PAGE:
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OTTAWA (Reuters) - Lending activity to small Canadian businesses edged down in January, though borrowing by larger firms accelerated, data showed on Wednesday, pointing to an economy that is still recovering from an oil price shock two years ago.
The PayNet Canadian Small Business Lending Index decreased to 120.3 from 121.9 in December, while lending was down 6 percent compared to a year ago.
But medium-sized companies fared better, rising to 238.3 from 221.7. Activity was flat from a year ago.
Small business lending has fallen from a peak reached in June 2015 as the economy was hit by the drop in the price of oil, a major export for Canada.
But economists expect the worst of the oil fallout is over. Small business lending is also improving compared to the double-digit annual decreases seen last year, said PayNet President Bill Phelan.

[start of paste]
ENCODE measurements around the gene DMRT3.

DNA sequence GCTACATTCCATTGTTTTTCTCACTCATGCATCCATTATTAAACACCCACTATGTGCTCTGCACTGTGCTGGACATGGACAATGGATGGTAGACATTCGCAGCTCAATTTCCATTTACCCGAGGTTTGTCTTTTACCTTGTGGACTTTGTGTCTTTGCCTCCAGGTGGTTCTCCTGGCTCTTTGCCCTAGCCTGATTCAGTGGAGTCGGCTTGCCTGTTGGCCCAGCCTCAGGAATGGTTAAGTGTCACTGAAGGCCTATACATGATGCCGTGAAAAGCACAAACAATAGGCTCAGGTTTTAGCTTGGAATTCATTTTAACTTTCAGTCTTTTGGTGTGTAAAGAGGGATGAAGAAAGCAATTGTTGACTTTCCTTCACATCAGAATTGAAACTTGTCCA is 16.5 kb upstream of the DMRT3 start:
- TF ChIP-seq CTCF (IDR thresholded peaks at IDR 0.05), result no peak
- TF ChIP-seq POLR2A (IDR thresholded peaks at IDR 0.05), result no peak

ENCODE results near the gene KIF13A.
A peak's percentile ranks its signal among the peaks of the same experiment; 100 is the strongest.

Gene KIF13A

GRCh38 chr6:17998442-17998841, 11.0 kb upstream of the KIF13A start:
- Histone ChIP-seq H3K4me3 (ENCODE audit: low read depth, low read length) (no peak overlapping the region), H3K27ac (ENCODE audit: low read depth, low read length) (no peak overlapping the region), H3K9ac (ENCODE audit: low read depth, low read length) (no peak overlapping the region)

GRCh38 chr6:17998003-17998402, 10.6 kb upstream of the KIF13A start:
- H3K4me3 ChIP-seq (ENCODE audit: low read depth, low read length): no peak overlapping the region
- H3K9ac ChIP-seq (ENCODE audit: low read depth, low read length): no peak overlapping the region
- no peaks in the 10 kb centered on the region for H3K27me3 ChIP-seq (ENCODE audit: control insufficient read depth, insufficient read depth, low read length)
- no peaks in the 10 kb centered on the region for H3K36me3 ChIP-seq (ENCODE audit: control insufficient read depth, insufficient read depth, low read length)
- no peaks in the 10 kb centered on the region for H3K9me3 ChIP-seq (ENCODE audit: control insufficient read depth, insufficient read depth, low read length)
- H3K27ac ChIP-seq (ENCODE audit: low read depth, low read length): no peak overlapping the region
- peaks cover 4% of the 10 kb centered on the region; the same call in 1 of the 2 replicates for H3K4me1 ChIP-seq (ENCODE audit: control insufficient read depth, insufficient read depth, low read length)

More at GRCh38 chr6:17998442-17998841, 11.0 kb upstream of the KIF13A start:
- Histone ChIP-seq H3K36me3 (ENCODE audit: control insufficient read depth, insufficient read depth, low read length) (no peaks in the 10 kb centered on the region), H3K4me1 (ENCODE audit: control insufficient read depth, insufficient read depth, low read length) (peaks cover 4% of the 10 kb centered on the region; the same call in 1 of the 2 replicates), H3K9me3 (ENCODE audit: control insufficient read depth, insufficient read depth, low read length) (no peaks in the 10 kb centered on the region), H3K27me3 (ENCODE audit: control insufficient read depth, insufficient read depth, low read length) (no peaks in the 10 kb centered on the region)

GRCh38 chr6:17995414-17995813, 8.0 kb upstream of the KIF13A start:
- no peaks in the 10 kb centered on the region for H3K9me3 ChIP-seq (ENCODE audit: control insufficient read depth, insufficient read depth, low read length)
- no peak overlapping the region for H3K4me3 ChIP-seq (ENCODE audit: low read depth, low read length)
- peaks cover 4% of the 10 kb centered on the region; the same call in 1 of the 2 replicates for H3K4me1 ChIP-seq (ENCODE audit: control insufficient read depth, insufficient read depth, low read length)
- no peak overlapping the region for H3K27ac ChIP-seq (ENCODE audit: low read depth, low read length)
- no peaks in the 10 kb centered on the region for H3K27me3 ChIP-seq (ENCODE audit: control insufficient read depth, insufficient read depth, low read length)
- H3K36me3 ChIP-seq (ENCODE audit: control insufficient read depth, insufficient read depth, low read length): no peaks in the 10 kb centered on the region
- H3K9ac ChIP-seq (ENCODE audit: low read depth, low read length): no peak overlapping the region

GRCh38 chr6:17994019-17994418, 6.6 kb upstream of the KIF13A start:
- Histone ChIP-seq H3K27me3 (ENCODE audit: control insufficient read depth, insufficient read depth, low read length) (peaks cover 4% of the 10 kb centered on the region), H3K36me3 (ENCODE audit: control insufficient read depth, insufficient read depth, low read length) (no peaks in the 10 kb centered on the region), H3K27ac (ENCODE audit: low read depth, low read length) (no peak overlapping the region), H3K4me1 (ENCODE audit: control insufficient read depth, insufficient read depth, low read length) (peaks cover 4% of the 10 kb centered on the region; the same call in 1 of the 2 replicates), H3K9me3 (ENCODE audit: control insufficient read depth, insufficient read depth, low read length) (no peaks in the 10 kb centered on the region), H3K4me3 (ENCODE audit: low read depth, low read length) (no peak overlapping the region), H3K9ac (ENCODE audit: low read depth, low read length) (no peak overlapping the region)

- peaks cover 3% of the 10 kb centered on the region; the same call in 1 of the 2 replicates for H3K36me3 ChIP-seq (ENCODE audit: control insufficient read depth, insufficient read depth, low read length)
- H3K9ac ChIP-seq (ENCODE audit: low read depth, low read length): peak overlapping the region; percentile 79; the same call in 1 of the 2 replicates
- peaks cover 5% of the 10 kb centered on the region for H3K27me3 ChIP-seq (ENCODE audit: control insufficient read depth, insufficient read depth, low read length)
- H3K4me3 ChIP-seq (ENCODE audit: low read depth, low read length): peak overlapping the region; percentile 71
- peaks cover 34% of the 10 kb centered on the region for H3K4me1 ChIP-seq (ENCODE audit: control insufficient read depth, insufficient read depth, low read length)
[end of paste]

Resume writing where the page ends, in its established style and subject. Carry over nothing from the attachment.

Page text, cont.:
"Overall, private companies have been digging themselves out," said Phelan.
Lending in the accommodation and food sector picked up, rising to 222.3 from 212.8. But the manufacturing sector, which economists had hoped would help drive growth, fell to 62.5 from 63.7.
The financial health of companies remained solid, with the number of small businesses that were 30 days or more behind on loans holding steady at 1.11 percent.
Those that were late by 90 days or more edged down to 0.35 percent from 0.36 percent.
Reporting by Leah Schnurr; Editing by Bernard Orr